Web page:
Subutex can be prescribed by eligible healthcare providers who have either completed specialized training or have received a waiver to prescribe Subutex.

Getting prescribed Subutex will involve setting up an appointment and undergoing an assessment with a healthcare professional who is authorized to prescribe Subutex.

Subutex FAQs

Having questions about Subutex is common and expected. Find answers to the most frequently asked questions about Subutex here.

❓ What Type Of Drug Is Subutex?

✔️ Subutex belongs to a class of drugs known as opioids. These drugs are commonly prescribed as painkillers. Unlike most opioids, however, Subutex is what’s known as a partial agonist.

Although Subutex similarly depresses the central nervous system, the effects of Subutex are weaker. It’s also less likely to be misused than most other opioids.

Read more about who can prescribe Subutex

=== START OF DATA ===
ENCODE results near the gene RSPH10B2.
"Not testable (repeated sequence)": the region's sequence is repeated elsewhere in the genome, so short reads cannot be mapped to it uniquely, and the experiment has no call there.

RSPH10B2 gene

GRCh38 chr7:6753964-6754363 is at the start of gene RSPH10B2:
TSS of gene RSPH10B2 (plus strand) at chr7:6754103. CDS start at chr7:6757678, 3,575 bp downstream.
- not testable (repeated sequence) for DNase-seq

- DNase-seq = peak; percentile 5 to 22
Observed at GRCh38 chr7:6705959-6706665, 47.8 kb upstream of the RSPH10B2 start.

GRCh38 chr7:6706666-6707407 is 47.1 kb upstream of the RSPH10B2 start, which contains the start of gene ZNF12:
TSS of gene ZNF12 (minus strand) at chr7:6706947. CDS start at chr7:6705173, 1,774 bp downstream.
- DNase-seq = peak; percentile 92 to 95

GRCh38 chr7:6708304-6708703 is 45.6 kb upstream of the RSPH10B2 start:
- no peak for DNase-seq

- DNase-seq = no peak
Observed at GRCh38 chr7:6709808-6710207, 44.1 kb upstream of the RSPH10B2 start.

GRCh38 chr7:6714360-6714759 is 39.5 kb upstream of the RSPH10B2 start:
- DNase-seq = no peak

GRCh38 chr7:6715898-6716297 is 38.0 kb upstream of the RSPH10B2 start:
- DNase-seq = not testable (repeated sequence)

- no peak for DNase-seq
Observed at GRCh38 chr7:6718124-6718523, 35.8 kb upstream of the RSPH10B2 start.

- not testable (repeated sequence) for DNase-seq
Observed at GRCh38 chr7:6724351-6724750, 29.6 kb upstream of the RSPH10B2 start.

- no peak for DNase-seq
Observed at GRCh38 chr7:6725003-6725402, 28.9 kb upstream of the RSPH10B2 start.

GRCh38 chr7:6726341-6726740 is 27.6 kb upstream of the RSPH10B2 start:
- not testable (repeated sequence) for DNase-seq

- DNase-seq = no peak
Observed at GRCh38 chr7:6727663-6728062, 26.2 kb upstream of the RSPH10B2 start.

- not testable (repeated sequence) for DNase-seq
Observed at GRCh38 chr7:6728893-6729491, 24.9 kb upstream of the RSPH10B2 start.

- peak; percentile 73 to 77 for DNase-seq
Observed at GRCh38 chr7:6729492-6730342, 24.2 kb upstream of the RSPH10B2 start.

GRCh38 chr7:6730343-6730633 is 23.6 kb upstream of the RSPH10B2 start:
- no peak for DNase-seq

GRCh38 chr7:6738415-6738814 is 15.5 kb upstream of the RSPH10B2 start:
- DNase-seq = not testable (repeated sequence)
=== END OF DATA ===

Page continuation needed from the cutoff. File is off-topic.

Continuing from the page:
❓ What Does Subutex Look Like?

✔️ Subutex is a sublingual tablet. It is white in color and oval-shaped. Subutex tablets are imprinted with either a ‘B2’ or ‘B8’ on their face, depending on the dosage/strength.

Read more about how to identify a Subutex tablet

❓ Is Subutex The Same As Suboxone?

✔️ They’re similar but not the same. Subutex is a medication that contains buprenorphine.

Suboxone is a combination product that contains buprenorphine and naloxone, an opioid antagonist that can reverse opioid overdose.

❓ What Happens If I Swallow Subutex?

✔️ Swallowing Subutex is not recommended. This can reduce its effectiveness, or cause it to not work as well.

Read more about the side effects of swallowing Subutex

❓ How Often Can You Take Subutex?